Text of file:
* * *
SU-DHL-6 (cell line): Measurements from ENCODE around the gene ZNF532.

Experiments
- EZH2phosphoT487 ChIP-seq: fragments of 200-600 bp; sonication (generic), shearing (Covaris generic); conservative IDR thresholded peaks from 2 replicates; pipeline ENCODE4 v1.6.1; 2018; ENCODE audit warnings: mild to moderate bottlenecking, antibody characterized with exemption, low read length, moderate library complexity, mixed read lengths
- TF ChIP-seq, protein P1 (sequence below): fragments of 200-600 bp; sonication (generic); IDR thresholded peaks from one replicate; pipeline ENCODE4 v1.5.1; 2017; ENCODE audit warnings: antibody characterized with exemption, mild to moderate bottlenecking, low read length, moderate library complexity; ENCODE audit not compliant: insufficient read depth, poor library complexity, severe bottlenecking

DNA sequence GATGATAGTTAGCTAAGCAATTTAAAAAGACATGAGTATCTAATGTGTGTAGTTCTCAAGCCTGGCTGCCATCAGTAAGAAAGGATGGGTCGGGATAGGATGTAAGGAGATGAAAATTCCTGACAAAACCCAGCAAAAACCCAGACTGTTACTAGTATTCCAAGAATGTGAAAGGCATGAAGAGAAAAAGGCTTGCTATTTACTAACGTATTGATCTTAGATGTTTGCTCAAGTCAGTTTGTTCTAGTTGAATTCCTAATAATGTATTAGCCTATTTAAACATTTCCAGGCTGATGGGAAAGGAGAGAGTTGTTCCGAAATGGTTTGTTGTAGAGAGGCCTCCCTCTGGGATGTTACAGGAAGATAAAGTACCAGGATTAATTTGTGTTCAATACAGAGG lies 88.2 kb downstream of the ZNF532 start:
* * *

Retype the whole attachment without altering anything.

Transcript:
SU-DHL-6 (cell line): Measurements from ENCODE around the gene ZNF532.

Experiments
- EZH2phosphoT487 ChIP-seq: fragments of 200-600 bp; sonication (generic), shearing (Covaris generic); conservative IDR thresholded peaks from 2 replicates; pipeline ENCODE4 v1.6.1; 2018; ENCODE audit warnings: mild to moderate bottlenecking, antibody characterized with exemption, low read length, moderate library complexity, mixed read lengths
- TF ChIP-seq, protein P1 (sequence below): fragments of 200-600 bp; sonication (generic); IDR thresholded peaks from one replicate; pipeline ENCODE4 v1.5.1; 2017; ENCODE audit warnings: antibody characterized with exemption, mild to moderate bottlenecking, low read length, moderate library complexity; ENCODE audit not compliant: insufficient read depth, poor library complexity, severe bottlenecking

DNA sequence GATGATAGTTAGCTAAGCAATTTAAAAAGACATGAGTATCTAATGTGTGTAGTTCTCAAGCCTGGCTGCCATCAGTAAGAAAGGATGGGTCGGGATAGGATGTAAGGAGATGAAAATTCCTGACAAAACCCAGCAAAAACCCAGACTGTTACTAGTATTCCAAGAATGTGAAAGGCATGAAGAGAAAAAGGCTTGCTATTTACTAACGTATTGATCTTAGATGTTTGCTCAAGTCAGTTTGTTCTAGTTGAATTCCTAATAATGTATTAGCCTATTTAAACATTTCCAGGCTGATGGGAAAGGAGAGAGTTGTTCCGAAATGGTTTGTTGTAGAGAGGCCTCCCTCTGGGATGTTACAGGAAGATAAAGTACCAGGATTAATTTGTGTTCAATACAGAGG lies 88.2 kb downstream of the ZNF532 start: